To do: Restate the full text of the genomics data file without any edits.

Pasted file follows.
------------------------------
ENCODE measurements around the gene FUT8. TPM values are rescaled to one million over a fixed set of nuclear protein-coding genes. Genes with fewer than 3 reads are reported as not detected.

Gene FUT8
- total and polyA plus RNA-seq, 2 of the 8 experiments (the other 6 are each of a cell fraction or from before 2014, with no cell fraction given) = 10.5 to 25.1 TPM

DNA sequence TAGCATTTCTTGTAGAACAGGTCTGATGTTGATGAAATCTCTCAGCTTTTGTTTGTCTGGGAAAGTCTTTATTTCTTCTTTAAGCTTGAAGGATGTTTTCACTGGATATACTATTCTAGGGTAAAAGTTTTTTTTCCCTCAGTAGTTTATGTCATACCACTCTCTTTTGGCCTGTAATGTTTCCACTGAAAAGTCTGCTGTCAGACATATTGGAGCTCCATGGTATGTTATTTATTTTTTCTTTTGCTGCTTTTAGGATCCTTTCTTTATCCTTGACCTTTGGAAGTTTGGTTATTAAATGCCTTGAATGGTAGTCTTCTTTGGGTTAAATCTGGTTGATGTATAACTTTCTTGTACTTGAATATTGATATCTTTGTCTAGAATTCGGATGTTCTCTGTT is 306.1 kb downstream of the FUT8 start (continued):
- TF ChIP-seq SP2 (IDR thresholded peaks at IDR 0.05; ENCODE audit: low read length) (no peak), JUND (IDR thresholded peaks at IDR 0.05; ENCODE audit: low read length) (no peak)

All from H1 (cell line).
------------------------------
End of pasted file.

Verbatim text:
ENCODE measurements around the gene FUT8. TPM values are rescaled to one million over a fixed set of nuclear protein-coding genes. Genes with fewer than 3 reads are reported as not detected.

Gene FUT8
- total and polyA plus RNA-seq, 2 of the 8 experiments (the other 6 are each of a cell fraction or from before 2014, with no cell fraction given) = 10.5 to 25.1 TPM

DNA sequence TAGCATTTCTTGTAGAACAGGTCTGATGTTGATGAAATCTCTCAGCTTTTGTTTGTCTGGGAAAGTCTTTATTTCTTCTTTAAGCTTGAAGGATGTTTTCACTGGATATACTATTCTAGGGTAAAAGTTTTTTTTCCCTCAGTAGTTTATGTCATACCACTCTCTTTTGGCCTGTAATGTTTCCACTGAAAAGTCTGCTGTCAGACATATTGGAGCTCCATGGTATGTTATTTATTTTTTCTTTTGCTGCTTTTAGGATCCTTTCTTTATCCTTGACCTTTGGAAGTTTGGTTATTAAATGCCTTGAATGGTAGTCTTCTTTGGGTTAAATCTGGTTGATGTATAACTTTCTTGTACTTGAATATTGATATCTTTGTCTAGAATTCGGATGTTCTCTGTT is 306.1 kb downstream of the FUT8 start (continued):
- TF ChIP-seq SP2 (IDR thresholded peaks at IDR 0.05; ENCODE audit: low read length) (no peak), JUND (IDR thresholded peaks at IDR 0.05; ENCODE audit: low read length) (no peak)

All from H1 (cell line).